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A Palestinian Stuffed Grape Leaves Recipe That Preserves Tradition

Although grapes are used to make many Palestinian foods, the leaves are prized as much as the fruit

Stuffed grape leaves served on a platter as part of a spread of food including hummus, olives, and pita chips. Dina Ávila/Eater

While grapes may get most of the attention in the U.S., for Palestinians, “grape leaves are prized as much as the fruit,” says Palestinian food writer and cookbook author Reem Kassis. Though grapes are utilized to make a variety of foods in Palestinian cuisine, like hosrum (a pungent, sour condiment) or dibs (grape molasses), the leaves demand a much higher price because they’re the critical ingredient in warak dawali, stuffed grape leaves. In a typical season, the leaves can sell for five times the price of grapes themselves.

The dish is one part of a broad family tree of vegetarian and meaty stuffed vegetable dishes dating back 500 years to the Ottoman Empire, including versions of stuffed grape leaves across the region. In comparison to other Mediterranean variations like Greek dolmas, which are short and fat, warak dawali are rolled long and thin, approximately one centimeter in diameter. Like other Palestinian dishes, which carry meaning for community members living in the diaspora, stuffed grape leaves have become a labor of love for many Palestinian home cooks around the world.

Grape leaves are the first step in the multipart harvest that takes place on Palestinian vineyards each spring and summer. This year, the later stages of that harvest were cut short by the outbreak of war between Israel and Hamas. The fighting and the generations of violence that preceded it are complex, and fruits such as grapes hold a difficult position within that history; agricultural areas have served as sites of violence, even as foods utilizing those crops have helped Palestinians maintain cultural traditions.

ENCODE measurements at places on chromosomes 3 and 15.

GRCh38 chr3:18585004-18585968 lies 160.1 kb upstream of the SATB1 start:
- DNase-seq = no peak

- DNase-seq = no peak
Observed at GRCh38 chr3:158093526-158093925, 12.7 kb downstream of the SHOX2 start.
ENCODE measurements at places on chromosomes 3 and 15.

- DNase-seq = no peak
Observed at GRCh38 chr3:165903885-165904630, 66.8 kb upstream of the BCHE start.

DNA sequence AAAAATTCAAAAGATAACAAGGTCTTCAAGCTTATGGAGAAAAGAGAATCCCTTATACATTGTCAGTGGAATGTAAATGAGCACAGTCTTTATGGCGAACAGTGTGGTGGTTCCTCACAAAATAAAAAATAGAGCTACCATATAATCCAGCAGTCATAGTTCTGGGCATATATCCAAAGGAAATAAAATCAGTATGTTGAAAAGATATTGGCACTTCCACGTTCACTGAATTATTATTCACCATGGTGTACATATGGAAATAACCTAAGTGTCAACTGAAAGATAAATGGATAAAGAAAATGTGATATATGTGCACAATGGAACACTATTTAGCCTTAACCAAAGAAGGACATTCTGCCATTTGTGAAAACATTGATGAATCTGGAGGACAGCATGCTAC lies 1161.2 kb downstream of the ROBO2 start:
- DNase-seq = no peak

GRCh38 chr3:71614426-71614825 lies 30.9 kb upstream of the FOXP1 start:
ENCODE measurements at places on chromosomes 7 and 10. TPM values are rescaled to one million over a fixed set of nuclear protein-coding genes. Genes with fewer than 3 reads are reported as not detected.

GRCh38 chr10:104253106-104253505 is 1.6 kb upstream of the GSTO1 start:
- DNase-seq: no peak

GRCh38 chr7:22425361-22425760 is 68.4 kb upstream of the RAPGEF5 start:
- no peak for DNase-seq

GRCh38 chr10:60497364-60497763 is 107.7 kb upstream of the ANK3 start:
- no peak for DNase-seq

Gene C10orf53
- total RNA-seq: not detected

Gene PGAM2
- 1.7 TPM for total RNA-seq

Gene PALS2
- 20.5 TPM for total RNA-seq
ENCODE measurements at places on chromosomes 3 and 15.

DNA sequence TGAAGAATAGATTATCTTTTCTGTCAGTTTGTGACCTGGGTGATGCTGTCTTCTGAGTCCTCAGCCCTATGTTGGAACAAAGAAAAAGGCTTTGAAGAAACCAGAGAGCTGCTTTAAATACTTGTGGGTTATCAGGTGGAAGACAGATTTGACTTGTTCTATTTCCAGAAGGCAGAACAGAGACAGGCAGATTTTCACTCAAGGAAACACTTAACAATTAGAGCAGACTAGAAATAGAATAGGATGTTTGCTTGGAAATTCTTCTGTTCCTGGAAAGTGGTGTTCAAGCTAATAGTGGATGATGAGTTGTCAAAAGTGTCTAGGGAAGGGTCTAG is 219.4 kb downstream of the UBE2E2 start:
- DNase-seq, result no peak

In talking to Palestinians who grow and enjoy grapes, nearly everyone has a recipe to share. This recipe is inspired by Habib and Minerva Daoud, owners of two restaurants in Israel serving Galilean cuisine: Kabakeh in Jaffa and Ezba in Rameh.

Much of the latest war between Israel and Hamas has centered on Gaza, but violence has spread to the West Bank as well, raising questions about whether the vast majority of Palestinian vineyards, which are based in the area, can survive. While the loss of a field, a business, or a recipe is incomparable to the loss of human life, the land, traditions, and people of Palestine and Israel are wrapped up together in conflict. Warak dawali is not a solution to violence, but it is one recipe that allows Palestinian families to preserve their traditions.

Note: Grape leaves are in season at the beginning of summer. The preserved version can be found year-round in the international foods aisle or at Middle Eastern grocery stores.

Warak Dawali, Vegetarian (Vegan) Stuffed Grape Leaves Recipe

Serves 3 to 4 as a main dish or 6 to 8 as a side or appetizer


About 50 grape leaves, fresh or preserved in brine (approximately 200 grams)
4 tablespoons olive oil, divided, plus more for oiling the pot
1 medium onion, diced
2 cloves garlic, minced
1 heaping cup medium-grain rice
½ cup finely chopped parsley, packed
¼ cup finely chopped mint packed,
½ cup currants or raisins (currants are preferable because they are smaller and less sweet than raisins, but if you can’t find them then raisins will do)
½ tablespoon table salt
1 teaspoon cinnamon
½ teaspoon black pepper
1-2 medium tomatoes, sliced to ½-inch thickness
2 cups vegetable stock or lightly salted water, plus more as needed
⅓ cup lemon juice (from 1-2 lemons)